File Under Stupid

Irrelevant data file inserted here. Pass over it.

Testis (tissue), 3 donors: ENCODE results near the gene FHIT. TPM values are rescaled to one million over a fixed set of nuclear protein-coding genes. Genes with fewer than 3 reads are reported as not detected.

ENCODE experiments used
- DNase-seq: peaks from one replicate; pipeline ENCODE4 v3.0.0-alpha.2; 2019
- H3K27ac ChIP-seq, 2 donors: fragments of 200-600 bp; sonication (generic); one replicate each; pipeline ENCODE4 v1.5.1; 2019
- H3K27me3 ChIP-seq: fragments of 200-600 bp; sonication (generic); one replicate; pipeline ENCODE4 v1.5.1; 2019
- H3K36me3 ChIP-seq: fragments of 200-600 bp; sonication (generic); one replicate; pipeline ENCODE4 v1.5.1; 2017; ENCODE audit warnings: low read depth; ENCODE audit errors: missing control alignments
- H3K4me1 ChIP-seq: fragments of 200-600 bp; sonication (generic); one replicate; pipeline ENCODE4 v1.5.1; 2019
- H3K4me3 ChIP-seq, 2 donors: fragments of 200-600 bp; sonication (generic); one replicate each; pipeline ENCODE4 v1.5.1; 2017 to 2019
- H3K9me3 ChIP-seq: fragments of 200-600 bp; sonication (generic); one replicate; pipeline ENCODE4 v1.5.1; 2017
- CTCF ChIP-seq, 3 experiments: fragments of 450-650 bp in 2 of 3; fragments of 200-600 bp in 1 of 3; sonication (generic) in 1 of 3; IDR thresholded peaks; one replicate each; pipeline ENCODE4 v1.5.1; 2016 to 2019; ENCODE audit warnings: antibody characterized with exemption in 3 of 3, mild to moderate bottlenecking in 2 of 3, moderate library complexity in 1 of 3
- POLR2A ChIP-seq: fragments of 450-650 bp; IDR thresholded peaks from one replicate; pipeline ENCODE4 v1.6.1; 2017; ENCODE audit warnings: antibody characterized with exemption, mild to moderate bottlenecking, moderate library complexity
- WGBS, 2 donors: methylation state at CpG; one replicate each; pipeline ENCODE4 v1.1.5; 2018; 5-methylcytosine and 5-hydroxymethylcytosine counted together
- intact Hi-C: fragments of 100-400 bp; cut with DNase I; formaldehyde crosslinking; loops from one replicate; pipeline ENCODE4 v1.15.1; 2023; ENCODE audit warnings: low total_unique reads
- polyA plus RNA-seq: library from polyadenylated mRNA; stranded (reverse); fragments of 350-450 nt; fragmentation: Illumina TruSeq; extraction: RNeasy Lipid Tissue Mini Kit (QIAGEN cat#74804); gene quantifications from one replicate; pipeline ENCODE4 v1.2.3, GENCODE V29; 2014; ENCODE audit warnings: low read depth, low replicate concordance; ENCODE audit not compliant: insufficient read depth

It’s a discussion worth having — what defines something as ‘street food’? If I cooked a Sunday lunch, and then ran outside with my plate and gravy boat, would I qualify? Or does there have to be a certain ‘style’ to the food? Hawker House in London have taken their traders indoors and shaped them into a concept that’s new and exciting — with spectacular success. They’re trying something similar at Belgrave Music Hall and Canteen in Leeds. And the new Friday Food Fight in Manchester. Then there’s Trinity Kitchen, where they’re not just going indoors. They’re actually lifting vans, trucks and trailers onto the first floor to ply their trade in a highly-designed food court. For a shift of 28 days. There’s street food appearing in supermarkets, as I wrote here. And there’s street food in restaurants. The hottest openings in the last couple of years all started off on the streets – Meat Liquor, Pizza Pilgrims, Yum Bun, Homeslice, Patty & Bun and Pitt Cue just for starters. And this summer we’ll have three more — three of the biggest, to boot — at an iconic new central London transport hub. More details to follow. All of the above retain a street food swagger, even if they’re not serving on the street. But how about restaurants with no real street food tradition setting out to serve a ‘street food’ menu? Can it work? A long shot, according to the Independent, who suggest here that we file Lanes of London under ‘Stupid Ideas’.